Housing Assistance Corporation Blog

Ms. Galazzi Goes to Washington

Posted by Laura Reckford on Fri, Jun 16, 2017 @ 05:41 PM
RHN working with Rep. Keating-1.jpgHAC CEO Alisa Galazzi (third from left) sits with members of the Regional Housing Network of Massachusetts during their meeting with Congressman Bill Keating in his Washington, D.C. office. 

Last month, HAC’s CEO Alisa Galazzi and Director of Community Relations Laura Reckford journeyed to Washington, D.C. with members of the Regional Housing Network (RHN) of Massachusetts. The purpose of the trip was to explain the importance of the Section 8 voucher program to the Massachusetts congressional delegation.

The RHN contingent had face-to-face meetings with Congressman Bill Keating and Senator Ed Markey. In addition, they made presentations to the congressional appropriations committee staff.

The Section 8 program is supported by funds from the US Department of Housing and Urban Development (HUD). President Donald Trump has proposed steep cuts—at least $7 billion—to affordable housing, community development and social service programs supported by funds that flow from HUD to communities across the country.

These cuts will have a detrimental impact to the 1,250 clients that HAC serves on Cape Cod and the Islands who receive Section 8 and other rental housing vouchers. And the cuts would have a ripple effect on the region’s economy.

The cuts would affect the economy in several ways. First, the Section 8 program alone brings $750,000 per month to the local economy in payments to Cape Cod landlords. Across the Commonwealth, almost $20 million per month goes into the local economy through the Section 8 program.

Second, without this rental assistance, working families would not be able to afford their apartments and could be forced into shelter. The nightly cost of sheltering a family—estimated at roughly $100 per night—is much steeper than the approximately $900 per month cost of rental assistance that keeps a family in their home. Last year, HAC housed 175 families, including 195 children, in our four family shelter programs. Being in shelter stresses a family in several ways, especially with children whose schooling can be disrupted.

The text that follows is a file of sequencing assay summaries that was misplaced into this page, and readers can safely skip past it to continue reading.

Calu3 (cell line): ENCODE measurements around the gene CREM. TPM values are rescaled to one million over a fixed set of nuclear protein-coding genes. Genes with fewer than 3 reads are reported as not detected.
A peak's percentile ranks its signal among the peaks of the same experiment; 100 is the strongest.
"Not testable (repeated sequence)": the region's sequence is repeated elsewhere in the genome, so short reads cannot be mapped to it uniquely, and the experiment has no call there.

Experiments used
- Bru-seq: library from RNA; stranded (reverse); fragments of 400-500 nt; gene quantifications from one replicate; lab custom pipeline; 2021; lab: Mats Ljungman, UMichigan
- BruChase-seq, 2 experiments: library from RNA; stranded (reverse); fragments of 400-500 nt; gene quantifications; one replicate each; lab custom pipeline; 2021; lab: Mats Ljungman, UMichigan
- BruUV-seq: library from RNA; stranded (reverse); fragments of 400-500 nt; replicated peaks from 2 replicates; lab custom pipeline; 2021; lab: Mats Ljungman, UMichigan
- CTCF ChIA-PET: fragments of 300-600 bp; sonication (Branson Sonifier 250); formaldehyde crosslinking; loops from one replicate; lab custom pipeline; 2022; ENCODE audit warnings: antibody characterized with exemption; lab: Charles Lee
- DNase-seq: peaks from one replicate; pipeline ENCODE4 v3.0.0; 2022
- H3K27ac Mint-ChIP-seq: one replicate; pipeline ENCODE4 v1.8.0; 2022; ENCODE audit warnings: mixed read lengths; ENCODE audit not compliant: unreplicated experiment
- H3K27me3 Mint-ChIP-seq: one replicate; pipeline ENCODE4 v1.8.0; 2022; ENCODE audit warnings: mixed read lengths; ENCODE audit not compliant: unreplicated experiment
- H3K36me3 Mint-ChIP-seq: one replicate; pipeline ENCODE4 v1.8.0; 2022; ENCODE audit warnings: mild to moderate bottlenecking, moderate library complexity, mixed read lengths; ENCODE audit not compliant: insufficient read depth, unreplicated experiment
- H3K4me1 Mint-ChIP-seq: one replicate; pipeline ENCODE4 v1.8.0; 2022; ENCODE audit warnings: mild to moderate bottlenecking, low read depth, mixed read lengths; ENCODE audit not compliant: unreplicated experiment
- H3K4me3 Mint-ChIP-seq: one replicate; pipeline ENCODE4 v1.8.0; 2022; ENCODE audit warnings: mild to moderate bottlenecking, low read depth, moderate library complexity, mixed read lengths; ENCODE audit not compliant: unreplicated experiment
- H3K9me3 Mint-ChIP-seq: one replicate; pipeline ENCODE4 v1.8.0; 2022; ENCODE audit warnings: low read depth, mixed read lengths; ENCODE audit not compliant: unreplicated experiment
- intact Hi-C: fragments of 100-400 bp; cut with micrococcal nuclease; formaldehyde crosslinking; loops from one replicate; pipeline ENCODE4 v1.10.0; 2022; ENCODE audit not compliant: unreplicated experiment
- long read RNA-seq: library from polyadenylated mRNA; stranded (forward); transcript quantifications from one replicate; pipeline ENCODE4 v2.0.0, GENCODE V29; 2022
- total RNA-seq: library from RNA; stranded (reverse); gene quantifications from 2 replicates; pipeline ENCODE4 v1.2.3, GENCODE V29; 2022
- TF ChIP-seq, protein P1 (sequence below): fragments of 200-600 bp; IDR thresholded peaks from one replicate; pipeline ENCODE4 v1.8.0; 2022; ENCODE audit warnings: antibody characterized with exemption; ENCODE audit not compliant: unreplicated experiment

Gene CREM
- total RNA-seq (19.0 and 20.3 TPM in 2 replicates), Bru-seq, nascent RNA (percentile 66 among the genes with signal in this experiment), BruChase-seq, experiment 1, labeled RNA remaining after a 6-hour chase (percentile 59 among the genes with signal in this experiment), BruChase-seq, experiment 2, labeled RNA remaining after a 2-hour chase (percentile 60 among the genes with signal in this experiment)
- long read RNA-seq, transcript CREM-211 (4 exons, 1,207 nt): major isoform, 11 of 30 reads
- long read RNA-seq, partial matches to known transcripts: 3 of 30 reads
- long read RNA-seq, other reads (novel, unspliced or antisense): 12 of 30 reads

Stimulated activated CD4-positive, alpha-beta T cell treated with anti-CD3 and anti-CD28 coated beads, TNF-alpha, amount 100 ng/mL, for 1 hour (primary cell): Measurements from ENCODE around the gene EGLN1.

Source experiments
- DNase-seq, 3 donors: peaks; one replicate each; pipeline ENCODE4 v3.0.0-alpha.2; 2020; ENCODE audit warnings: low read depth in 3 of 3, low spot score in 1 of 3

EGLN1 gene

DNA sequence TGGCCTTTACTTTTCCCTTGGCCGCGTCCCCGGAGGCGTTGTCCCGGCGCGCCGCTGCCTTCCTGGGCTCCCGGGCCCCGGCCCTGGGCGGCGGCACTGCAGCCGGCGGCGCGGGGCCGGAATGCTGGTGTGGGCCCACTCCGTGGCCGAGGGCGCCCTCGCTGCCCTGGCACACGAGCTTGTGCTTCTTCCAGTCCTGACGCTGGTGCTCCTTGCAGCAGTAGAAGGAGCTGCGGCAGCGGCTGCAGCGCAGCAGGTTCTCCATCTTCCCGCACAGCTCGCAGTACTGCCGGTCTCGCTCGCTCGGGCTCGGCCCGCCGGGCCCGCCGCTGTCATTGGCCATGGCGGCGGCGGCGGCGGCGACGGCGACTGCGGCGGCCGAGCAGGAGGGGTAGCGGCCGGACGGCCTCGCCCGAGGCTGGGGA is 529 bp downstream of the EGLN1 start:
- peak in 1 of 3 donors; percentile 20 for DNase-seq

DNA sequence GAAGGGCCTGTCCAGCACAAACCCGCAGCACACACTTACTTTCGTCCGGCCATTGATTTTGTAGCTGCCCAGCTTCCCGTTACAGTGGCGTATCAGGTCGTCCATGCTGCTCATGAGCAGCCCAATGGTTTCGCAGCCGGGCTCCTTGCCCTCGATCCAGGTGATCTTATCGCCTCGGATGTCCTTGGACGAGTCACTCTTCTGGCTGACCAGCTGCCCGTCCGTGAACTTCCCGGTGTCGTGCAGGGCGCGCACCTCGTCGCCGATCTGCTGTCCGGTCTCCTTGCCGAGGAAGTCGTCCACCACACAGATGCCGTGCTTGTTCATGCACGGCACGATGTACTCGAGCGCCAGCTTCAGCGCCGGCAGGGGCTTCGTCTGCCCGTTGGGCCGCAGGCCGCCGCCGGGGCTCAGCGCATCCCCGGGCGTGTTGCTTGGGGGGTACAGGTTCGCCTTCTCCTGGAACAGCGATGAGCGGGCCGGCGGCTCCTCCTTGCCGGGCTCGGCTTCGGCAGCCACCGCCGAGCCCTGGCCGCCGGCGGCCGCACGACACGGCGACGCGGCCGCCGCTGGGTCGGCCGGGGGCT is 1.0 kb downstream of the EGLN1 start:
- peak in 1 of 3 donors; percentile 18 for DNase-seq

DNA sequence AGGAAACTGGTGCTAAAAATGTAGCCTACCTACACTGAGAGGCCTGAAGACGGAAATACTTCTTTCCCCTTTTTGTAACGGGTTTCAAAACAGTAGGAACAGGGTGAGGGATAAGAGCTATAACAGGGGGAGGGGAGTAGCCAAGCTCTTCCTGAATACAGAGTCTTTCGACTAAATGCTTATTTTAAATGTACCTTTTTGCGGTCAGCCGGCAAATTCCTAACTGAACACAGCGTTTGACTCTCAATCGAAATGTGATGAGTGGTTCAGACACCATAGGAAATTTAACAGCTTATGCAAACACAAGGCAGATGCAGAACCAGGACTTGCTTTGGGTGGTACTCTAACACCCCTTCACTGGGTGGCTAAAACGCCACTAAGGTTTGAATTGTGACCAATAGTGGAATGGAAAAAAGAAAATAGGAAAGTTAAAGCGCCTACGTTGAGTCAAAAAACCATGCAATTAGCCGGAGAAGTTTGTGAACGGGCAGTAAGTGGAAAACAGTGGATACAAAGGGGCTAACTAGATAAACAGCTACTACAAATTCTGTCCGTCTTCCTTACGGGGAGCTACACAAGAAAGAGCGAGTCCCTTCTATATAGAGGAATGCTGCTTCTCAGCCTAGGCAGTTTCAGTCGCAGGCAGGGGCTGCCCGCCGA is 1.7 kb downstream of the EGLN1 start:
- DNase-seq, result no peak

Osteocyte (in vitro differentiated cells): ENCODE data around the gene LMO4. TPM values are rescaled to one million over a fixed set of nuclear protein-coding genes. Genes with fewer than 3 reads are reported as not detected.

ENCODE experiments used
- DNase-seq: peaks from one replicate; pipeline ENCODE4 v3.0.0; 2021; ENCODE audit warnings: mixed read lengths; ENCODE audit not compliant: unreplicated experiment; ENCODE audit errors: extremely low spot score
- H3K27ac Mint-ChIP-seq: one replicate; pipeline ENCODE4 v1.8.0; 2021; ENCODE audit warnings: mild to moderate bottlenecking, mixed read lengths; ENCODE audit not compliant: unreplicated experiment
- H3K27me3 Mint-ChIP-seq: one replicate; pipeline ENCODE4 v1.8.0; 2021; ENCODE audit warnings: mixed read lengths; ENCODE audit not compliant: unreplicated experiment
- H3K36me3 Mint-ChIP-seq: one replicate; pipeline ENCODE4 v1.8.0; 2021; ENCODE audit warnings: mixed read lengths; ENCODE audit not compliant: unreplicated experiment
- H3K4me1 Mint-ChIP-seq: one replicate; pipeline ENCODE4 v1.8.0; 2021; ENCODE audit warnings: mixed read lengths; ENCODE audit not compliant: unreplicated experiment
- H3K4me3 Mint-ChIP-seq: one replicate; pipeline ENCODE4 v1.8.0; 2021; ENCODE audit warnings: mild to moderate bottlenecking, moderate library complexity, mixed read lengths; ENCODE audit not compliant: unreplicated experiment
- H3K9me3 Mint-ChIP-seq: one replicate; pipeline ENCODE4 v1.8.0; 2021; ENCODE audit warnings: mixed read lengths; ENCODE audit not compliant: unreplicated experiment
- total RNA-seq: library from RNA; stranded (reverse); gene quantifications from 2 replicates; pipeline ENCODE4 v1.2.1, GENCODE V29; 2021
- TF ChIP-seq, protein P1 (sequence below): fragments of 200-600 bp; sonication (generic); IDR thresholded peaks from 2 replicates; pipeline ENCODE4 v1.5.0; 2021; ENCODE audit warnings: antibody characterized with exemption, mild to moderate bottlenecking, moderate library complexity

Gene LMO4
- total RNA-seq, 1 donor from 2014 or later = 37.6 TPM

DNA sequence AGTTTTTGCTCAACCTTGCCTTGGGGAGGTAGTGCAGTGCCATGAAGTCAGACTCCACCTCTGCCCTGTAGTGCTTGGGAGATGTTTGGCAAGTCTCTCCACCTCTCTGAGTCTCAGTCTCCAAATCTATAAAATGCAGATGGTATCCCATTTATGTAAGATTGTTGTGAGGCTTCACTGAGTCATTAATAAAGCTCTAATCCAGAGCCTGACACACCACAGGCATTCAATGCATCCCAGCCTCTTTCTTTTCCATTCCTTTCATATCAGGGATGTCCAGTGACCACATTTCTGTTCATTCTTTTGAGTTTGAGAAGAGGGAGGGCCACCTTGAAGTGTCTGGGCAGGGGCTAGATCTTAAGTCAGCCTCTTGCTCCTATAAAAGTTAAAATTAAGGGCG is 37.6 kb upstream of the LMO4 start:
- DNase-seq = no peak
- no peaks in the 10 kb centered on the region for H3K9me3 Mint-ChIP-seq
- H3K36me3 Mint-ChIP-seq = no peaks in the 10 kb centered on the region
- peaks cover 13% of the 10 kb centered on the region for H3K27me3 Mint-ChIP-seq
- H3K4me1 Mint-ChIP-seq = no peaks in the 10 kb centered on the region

Another economic cost is the ripple effect to the region. When workers lose their home, it becomes almost impossible for them to hold down a job. Severe cuts to the Section 8 program would undoubtedly have impacts on local employment numbers and other economic indicators.

Tags: Section 8, Regional Housing Network of Massachusetts, homeless shelters, MA Rental Voucher Program, HUD, Department of Housing and Urban Development, Alisa Galazzi, Laura Reckford, Bill Keating

Former Shelter Client Serves as Example to Others

Posted by Chris Kazarian on Tue, Apr 11, 2017 @ 12:01 PM
Victoria-1.jpgVictoria Chase (right) with her advisor at Cape Cod Community College, Dr. Colleen Coughlin. Dr. Coughlin said that Chase has served as an inspiration to her. 

If you had visited Cape Cod Community College on the second Wednesday of last month, there would have been nothing discernible about Victoria Chase. She was not unlike any of her fellow students on campus, preparing for midterm exams in the two classes she is taking this semester, 3D Mechanical Design and Human Communications. Perhaps the only difference between Chase and her classmates was the smile that graced her face as she walked from her design class to her advisor Dr. Colleen Coughlin’s office.

There is a reason for that smile. A little over two years ago, Chase never could have imagined she would be where she is today, a proud mother of two children, balancing two part-time jobs as she works towards a degree in civil engineering. Somehow she also manages to lead two recovery groups on Cape Cod for those who are going through similar struggles that she did prior to arriving at Angel House in the summer of 2015.

“At my lowest, I was sleeping in my car with my kids,” Chase said, the result of an addiction to drugs.